Darren Lawrence

Writing Your Own Story

So I have a number of forthcoming blogs in development, however this one has leapfrogged the queue as today the country basks in the unusual situation in which their football team won a penalty shootout!

For those of us a bit longer in the tooth, last night seemed to be following an all too familiar script in terms of supporting England. In this country, we talk about the past a LOT, and especially when it comes to football. There are of course stories of 1966 (heroic victory), 1990 (heroic failure), and numerous defeats at tournaments after penalties. This constant failure had made an indelible imprint in our national psyche, and the way that we viewed ourselves.

“Football is a simple game. Twenty-two men (sic) chase a ball for 90 minutes and at the end, the Germans always win.”

Gary Lineker

After being the better side for much of the game last night, Yerry Mina headed in the Colombian equaliser in added time and, if Twitter is anything to go by, it seemed to plunge the nation into a familiar spiral of trepidation and fatalism.

There was a feeling of ‘here we go again’, and the pundits in the ITV studio, some of whom still have the scars from previous defeats in their playing days, did not do much to settle our nerves, Ian Wright especially, who couldn’t bear to watch. There was a real sense, in that moment, that the experiences of the past were shaping our thoughts of the present and future. I was in the stadium for the Quarter Final in Gelschenkirchen in 2006 and it certainly felt there was an inevitability to Ronaldo sealing our exit that day with the winning penalty. Had it become a self-fulfilling prophecy? Possibly.

Until…Eric Dier scored, sparking scenes of jubilation in Moscow and across the country, as decades of negativity were banished in that single kick, and the net bulged.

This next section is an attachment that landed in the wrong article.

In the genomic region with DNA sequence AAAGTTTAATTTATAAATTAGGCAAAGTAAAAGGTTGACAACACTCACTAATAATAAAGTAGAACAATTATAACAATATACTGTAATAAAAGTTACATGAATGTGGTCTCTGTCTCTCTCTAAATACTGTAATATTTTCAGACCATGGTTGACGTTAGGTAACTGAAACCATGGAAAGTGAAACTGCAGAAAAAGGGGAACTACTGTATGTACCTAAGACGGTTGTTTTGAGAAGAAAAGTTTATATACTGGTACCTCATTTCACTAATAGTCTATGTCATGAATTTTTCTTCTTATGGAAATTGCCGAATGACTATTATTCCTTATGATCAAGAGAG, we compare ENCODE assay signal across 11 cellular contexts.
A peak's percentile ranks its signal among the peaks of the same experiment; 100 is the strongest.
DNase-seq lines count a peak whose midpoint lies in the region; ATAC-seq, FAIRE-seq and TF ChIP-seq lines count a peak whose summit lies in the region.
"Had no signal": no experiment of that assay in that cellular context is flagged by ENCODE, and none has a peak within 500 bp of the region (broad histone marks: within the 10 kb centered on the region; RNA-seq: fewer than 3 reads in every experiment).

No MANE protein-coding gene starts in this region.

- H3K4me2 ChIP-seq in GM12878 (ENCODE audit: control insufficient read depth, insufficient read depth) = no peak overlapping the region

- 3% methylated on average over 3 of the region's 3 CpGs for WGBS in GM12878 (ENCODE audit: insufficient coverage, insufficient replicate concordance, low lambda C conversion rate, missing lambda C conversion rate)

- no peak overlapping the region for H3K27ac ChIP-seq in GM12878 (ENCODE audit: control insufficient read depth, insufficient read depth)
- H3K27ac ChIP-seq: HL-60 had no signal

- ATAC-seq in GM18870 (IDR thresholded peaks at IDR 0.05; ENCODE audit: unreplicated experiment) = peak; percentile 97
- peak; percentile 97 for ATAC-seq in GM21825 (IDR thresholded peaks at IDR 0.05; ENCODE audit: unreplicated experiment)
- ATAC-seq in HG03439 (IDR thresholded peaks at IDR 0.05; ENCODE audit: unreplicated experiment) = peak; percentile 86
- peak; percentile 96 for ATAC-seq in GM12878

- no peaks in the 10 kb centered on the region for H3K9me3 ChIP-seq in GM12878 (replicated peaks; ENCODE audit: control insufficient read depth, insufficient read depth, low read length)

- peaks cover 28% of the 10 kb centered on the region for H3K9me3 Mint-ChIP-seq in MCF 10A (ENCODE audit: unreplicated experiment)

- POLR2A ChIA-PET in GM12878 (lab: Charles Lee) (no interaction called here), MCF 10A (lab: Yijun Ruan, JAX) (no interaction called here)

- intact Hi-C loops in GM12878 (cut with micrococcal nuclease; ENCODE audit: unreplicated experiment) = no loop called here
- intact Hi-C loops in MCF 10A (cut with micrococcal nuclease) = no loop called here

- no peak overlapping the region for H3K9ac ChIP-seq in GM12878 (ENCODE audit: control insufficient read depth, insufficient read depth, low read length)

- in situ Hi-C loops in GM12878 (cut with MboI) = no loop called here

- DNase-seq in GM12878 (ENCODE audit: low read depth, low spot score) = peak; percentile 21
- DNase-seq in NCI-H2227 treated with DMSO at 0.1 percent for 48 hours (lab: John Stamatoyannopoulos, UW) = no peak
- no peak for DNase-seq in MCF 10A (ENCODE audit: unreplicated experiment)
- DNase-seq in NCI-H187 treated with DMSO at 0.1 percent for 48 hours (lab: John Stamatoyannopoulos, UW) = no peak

‘England turned history on its head’ said the BBC.

‘They write their own stories. We don’t have to be bowed by the pressure of the past’ said Gareth Southgate, the England manager who is growing in stature with every day that passes it seems. He confirmed that he had spoken to the players about not conforming to what had gone before.

What a sensible, refreshing, and honest approach. They are of course representing England but this group of players are a different team, and a totally different set of individuals, to those that have failed in 6 previous tournament penalty shootouts. They should not be tarnished with that negativity.  What impact did the weight of history in the minds of the players have in those previous defeats? We may never know, but this new generation, finally, have broken the ‘hoodoo’.

‘Many supporters then took to social media with sighs of “we all know how this ends” until they saw that this new England was changing the course of history.’

FIFA.com

Southgate seems to have done an awful lot right during this tournament. He is communicating well, staying calm, and not showing signs of the stress and the weight of expectation he must feel, the pressure of the media and the fans. So far, so good. And, most importantly he has proved that you can create your own destiny, just by thinking differently, by thinking positively.

So – readers of my previous blogs will recognise this part – applying this more widely, and to yourself. What beliefs do you have from the past, from your history, that hold you back? Are you bowed by history? Do you live with trepidation about something? Are you conforming to what has gone before? What if that could be removed, taken away, what would the impact on your life be?

The simple lesson for me is that we don’t have to suffer at the hands of our past to enjoy our future. Jonathan Freedland, writing in The Guardian, puts it perfectly – “There’s a national lesson there that goes beyond football, one all about possibility and shaking off the curse of fatalism.”

Whatever happens from hereon in, the England team is rewriting history. How will you escape the limitations of yours, to move towards the bright future you deserve?

Darren Lawrence is a personal performance coach helping individuals achieve their goals in sport, career and life. For an initial conversation about how coaching can help you, please use the contact details on this page. 

Leave a Reply

Your email address will not be published. Required fields are marked *

This website uses cookies that are stored and read from your device. You will find all the information on this subject, together with the manner in which you give and withdraw your consent to cookies, in our privacy policy. By using this website you accept its provisions.